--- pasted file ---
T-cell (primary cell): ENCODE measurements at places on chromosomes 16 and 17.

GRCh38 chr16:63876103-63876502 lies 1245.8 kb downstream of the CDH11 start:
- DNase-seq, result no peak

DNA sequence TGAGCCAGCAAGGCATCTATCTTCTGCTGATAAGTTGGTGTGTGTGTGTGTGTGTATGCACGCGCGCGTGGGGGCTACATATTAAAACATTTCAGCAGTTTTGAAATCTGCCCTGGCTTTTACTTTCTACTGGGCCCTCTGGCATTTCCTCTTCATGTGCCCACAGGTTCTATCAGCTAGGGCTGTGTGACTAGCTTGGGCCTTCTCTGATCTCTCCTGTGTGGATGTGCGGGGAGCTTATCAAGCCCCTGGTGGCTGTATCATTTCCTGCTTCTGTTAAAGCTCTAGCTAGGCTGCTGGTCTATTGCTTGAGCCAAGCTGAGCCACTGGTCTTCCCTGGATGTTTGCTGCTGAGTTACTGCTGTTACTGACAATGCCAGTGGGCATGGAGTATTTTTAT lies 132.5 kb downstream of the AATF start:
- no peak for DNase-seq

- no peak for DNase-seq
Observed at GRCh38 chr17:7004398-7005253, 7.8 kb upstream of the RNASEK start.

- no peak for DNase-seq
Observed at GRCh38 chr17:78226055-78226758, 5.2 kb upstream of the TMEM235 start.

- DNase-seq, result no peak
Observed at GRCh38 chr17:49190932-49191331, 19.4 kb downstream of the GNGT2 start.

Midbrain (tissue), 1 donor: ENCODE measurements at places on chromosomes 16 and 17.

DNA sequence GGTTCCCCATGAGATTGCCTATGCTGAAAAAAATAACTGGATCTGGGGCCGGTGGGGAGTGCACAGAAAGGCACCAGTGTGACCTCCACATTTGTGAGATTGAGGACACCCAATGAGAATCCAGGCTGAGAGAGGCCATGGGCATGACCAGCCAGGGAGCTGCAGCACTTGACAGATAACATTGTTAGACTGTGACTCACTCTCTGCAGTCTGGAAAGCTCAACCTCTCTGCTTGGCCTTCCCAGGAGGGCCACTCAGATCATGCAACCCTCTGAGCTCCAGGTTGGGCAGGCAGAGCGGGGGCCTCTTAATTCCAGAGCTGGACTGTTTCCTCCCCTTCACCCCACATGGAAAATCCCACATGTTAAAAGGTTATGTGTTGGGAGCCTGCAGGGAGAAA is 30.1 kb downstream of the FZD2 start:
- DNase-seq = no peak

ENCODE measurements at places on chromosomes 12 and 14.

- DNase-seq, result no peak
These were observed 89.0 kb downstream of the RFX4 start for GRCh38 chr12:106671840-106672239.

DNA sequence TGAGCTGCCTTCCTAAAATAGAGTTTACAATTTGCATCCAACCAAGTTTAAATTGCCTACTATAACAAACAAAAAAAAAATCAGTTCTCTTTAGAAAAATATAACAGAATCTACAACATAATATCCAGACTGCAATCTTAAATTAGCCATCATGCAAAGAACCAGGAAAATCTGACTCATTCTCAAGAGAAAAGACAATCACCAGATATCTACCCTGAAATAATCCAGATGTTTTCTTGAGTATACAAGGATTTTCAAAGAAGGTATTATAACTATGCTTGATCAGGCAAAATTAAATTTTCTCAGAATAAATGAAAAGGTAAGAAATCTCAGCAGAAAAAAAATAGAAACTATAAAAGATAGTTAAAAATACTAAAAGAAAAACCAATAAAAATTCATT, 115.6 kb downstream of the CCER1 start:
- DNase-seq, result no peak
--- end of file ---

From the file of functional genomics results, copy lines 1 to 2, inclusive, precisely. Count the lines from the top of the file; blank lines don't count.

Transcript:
T-cell (primary cell): ENCODE measurements at places on chromosomes 16 and 17.

GRCh38 chr16:63876103-63876502 lies 1245.8 kb downstream of the CDH11 start: